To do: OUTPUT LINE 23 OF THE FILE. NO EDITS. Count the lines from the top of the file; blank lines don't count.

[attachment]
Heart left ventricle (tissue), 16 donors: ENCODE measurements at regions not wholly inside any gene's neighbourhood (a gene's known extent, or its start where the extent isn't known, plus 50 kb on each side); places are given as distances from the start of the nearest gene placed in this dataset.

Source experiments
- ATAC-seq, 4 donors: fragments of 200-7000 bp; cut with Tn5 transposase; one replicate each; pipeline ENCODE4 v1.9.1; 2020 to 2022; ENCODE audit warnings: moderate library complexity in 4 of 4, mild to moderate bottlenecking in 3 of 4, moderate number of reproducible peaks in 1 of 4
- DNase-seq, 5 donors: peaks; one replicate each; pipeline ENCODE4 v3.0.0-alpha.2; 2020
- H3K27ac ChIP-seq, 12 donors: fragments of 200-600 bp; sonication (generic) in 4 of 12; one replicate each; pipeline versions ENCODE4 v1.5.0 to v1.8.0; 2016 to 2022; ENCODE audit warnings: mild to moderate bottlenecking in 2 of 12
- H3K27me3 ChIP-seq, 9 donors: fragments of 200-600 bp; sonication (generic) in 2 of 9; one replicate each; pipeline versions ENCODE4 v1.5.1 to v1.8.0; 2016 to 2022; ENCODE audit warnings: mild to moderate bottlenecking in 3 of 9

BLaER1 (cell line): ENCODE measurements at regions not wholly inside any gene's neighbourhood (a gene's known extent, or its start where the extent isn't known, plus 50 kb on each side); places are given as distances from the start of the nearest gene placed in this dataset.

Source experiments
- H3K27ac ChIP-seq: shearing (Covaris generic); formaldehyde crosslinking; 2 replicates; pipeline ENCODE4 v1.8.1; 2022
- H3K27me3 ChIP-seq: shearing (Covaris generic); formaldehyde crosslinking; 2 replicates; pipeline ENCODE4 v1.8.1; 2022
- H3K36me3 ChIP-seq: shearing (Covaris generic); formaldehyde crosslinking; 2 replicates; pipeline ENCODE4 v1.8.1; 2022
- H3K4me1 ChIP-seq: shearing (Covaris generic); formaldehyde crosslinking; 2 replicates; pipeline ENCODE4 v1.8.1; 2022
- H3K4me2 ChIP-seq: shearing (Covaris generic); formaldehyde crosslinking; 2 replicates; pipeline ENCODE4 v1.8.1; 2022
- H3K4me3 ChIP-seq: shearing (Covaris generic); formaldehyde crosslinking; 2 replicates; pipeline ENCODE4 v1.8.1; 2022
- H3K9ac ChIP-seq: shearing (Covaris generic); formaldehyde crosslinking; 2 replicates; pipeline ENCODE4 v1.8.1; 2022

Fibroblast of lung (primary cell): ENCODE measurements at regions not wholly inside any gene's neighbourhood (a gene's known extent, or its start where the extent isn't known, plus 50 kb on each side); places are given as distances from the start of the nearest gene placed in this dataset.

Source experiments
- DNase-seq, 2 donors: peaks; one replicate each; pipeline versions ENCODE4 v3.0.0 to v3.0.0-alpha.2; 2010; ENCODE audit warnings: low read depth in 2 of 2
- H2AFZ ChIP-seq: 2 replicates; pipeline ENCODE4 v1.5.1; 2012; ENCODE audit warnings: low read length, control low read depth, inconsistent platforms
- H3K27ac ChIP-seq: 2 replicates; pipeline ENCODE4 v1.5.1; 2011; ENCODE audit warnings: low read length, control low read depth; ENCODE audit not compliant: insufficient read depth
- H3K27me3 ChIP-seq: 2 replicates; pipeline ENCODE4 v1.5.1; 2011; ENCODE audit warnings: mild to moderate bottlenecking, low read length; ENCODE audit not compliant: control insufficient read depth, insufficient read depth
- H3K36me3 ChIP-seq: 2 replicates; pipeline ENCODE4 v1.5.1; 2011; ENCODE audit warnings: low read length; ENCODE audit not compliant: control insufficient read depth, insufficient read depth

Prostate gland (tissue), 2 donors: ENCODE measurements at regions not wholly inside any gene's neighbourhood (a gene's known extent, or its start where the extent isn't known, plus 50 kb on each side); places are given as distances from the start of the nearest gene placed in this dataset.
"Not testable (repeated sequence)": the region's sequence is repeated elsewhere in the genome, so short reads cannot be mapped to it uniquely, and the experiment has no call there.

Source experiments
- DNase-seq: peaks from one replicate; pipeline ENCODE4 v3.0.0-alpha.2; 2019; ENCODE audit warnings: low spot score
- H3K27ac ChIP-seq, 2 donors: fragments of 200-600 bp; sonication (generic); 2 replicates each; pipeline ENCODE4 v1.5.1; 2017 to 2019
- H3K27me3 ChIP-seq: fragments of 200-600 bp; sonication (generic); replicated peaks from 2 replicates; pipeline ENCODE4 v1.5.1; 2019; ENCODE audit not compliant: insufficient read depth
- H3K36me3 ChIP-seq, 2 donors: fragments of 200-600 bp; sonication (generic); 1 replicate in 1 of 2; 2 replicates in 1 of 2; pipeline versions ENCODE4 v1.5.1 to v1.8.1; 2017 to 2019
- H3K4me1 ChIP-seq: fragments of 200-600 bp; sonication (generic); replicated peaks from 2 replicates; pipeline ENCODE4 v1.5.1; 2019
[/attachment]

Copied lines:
Prostate gland (tissue), 2 donors: ENCODE measurements at regions not wholly inside any gene's neighbourhood (a gene's known extent, or its start where the extent isn't known, plus 50 kb on each side); places are given as distances from the start of the nearest gene placed in this dataset.